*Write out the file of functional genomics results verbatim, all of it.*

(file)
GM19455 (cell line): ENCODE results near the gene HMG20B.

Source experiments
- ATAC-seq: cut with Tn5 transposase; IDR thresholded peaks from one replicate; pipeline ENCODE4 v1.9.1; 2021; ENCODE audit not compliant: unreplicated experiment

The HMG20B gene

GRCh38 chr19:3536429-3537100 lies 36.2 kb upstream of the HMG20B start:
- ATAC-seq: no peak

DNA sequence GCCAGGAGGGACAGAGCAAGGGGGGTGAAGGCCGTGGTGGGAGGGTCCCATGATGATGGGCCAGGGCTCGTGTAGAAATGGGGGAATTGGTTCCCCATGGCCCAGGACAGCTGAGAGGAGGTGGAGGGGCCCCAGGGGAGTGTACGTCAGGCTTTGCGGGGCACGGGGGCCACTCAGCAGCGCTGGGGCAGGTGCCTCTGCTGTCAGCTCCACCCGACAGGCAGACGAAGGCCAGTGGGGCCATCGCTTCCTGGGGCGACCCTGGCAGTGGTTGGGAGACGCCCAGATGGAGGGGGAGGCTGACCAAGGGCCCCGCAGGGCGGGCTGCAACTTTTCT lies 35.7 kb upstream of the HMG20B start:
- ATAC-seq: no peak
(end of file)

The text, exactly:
GM19455 (cell line): ENCODE results near the gene HMG20B.

Source experiments
- ATAC-seq: cut with Tn5 transposase; IDR thresholded peaks from one replicate; pipeline ENCODE4 v1.9.1; 2021; ENCODE audit not compliant: unreplicated experiment

The HMG20B gene

GRCh38 chr19:3536429-3537100 lies 36.2 kb upstream of the HMG20B start:
- ATAC-seq: no peak

DNA sequence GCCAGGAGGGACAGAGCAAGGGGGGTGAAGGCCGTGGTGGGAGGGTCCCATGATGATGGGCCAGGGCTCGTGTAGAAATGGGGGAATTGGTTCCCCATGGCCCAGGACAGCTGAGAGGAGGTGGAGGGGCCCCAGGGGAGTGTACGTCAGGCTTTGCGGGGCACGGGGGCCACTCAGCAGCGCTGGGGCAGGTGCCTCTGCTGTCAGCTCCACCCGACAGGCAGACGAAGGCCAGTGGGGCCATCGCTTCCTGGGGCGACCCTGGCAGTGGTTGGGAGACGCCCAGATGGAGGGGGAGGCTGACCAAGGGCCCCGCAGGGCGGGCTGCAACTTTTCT lies 35.7 kb upstream of the HMG20B start:
- ATAC-seq: no peak